0ChristianKl6yI'm still at organizing my way to deal with the information. One example: -------------------------------------------------------------------------------- Card 1: Front: [anatomy] cubiti/joint.latin(Between Humeris and Radius) Back (typing): Articulatio Humeroradialis +Image -------------------------------------------------------------------------------- Card2: Front: [anatomy] holonym.latin(Articulatio Humeroradialis) Back (typing): Articulatio cubiti +Image -------------------------------------------------------------------------------- Card 3/4/5: Front: [anatomy] cubiti/joint.latin(Image1/2/3) Back (typing): Articulatio Humeroradialis -------------------------------------------------------------------------------- As far as images go I think 3D programs are the way to go. BodyParts3D is a promising project as it comes with an open license but unfortunately it's not complete and it's UI isn't user-friendly.BioDigital [https://www.biodigital.com/] is my other source but unfortunately it has a closed license that prevents sharing of the finished deck. While we are at the topic of the ontology of anatomy, what's wrong with the English language to have polysemy in "arm" and have it mean both the whole arm and the upper arm?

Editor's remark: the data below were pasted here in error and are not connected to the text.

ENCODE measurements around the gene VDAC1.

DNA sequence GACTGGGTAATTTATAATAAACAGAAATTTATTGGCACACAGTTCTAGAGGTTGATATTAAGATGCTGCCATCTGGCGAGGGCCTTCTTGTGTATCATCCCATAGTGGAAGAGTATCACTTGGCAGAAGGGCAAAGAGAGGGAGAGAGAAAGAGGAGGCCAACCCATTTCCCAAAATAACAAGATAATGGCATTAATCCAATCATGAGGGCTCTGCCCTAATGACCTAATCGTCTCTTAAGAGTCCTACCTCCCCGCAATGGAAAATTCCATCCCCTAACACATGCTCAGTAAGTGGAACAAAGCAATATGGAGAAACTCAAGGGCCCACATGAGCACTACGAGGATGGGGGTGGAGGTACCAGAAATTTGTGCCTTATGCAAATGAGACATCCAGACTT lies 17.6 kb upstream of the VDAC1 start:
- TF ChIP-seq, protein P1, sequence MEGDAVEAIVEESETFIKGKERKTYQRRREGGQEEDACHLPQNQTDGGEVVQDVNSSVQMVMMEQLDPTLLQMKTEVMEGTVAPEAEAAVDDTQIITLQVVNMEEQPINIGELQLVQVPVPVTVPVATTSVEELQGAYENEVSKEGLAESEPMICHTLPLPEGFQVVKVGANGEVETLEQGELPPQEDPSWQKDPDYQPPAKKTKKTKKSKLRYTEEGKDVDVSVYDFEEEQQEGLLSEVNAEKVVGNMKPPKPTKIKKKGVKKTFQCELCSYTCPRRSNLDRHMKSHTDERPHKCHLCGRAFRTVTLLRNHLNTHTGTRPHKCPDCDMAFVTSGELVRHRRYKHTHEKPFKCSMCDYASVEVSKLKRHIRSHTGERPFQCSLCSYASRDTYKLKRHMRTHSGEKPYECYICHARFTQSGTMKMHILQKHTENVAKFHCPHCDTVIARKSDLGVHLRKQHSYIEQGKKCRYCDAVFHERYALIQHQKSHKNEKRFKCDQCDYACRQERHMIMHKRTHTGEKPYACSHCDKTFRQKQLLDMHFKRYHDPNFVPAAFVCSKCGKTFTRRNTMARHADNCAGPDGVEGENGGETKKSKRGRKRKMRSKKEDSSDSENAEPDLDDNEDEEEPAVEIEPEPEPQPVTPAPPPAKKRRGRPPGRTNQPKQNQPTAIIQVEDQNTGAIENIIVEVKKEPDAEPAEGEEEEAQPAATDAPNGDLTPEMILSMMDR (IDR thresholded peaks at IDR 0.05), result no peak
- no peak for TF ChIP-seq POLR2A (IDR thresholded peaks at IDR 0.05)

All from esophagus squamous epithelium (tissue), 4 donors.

4tanagrabeast6yYou know, I had a start-up idea along these lines recently: something that would combine SRS with social bookmarking. Example: I'm slowly-but-steadily working my way through Learn You a Haskell for Great Good [http://learnyouahaskell.com/]. I have it on good authority that few people make it as far as I have. I feel like the only reason I can do it is because I stop to make cards for terms, concepts, and many of the examples. I take days or weeks away from the book between sessions while I let those facts firm up in my head, and then I resume. While I hold that there is real value to making cards yourself when this involves putting things into your own words, making a high-quality card is also a time-consuming chore that is just as much about formatting. I've often wished, as I read, that I had a browser extension that would let me pluck pre-made cards out of a side-bar that went with the passage I was reading -- cards by one of the thousands of people that have no doubt come before me in that chapter. You can see how this might work. People could build karma when others copy their cards. Site creators might create their own cards as a way to help readers and boost traffic, or pay bounties of some kind to others who make them. You could browse other cards by the writers of cards you've cloned, and all cards would have automatic links to the sites they go with -- getting around a big problem with imported cards, which is that they are shorn from their creation context. Monetization? Maybe ads in the corner of the side-bar or something. Maybe partnerships with popular for-pay learning sites. There are no doubt some thorny copyright issues at play though, and the overall potential market is probably pretty small.